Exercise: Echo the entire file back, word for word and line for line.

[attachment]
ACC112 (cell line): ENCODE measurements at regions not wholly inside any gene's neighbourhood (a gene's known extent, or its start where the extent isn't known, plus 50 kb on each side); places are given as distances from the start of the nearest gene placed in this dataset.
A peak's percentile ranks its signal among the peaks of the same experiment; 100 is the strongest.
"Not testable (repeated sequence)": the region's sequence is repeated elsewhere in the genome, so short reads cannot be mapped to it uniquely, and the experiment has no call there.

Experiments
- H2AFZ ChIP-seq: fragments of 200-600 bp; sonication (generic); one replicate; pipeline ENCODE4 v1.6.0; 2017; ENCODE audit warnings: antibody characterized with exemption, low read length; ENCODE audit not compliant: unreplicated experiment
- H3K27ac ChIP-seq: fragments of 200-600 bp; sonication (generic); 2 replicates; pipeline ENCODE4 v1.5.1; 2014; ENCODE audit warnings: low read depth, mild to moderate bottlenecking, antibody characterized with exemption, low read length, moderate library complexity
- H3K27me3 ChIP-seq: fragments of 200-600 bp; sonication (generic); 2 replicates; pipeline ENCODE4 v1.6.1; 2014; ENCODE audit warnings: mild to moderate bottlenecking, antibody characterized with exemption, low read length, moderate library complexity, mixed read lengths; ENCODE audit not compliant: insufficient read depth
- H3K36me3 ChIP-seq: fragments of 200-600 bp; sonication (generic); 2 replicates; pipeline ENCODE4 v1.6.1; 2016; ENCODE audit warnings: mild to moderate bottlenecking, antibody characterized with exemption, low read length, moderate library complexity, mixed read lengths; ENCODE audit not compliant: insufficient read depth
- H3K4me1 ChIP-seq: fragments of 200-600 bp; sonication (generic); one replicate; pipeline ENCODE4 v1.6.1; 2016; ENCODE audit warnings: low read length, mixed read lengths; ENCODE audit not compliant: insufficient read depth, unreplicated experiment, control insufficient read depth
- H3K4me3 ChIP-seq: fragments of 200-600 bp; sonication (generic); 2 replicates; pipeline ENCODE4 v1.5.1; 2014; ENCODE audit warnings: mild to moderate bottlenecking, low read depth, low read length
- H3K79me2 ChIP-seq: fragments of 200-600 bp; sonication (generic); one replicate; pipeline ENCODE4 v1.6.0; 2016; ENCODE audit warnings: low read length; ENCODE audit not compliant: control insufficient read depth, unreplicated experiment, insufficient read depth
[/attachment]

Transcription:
ACC112 (cell line): ENCODE measurements at regions not wholly inside any gene's neighbourhood (a gene's known extent, or its start where the extent isn't known, plus 50 kb on each side); places are given as distances from the start of the nearest gene placed in this dataset.
A peak's percentile ranks its signal among the peaks of the same experiment; 100 is the strongest.
"Not testable (repeated sequence)": the region's sequence is repeated elsewhere in the genome, so short reads cannot be mapped to it uniquely, and the experiment has no call there.

Experiments
- H2AFZ ChIP-seq: fragments of 200-600 bp; sonication (generic); one replicate; pipeline ENCODE4 v1.6.0; 2017; ENCODE audit warnings: antibody characterized with exemption, low read length; ENCODE audit not compliant: unreplicated experiment
- H3K27ac ChIP-seq: fragments of 200-600 bp; sonication (generic); 2 replicates; pipeline ENCODE4 v1.5.1; 2014; ENCODE audit warnings: low read depth, mild to moderate bottlenecking, antibody characterized with exemption, low read length, moderate library complexity
- H3K27me3 ChIP-seq: fragments of 200-600 bp; sonication (generic); 2 replicates; pipeline ENCODE4 v1.6.1; 2014; ENCODE audit warnings: mild to moderate bottlenecking, antibody characterized with exemption, low read length, moderate library complexity, mixed read lengths; ENCODE audit not compliant: insufficient read depth
- H3K36me3 ChIP-seq: fragments of 200-600 bp; sonication (generic); 2 replicates; pipeline ENCODE4 v1.6.1; 2016; ENCODE audit warnings: mild to moderate bottlenecking, antibody characterized with exemption, low read length, moderate library complexity, mixed read lengths; ENCODE audit not compliant: insufficient read depth
- H3K4me1 ChIP-seq: fragments of 200-600 bp; sonication (generic); one replicate; pipeline ENCODE4 v1.6.1; 2016; ENCODE audit warnings: low read length, mixed read lengths; ENCODE audit not compliant: insufficient read depth, unreplicated experiment, control insufficient read depth
- H3K4me3 ChIP-seq: fragments of 200-600 bp; sonication (generic); 2 replicates; pipeline ENCODE4 v1.5.1; 2014; ENCODE audit warnings: mild to moderate bottlenecking, low read depth, low read length
- H3K79me2 ChIP-seq: fragments of 200-600 bp; sonication (generic); one replicate; pipeline ENCODE4 v1.6.0; 2016; ENCODE audit warnings: low read length; ENCODE audit not compliant: control insufficient read depth, unreplicated experiment, insufficient read depth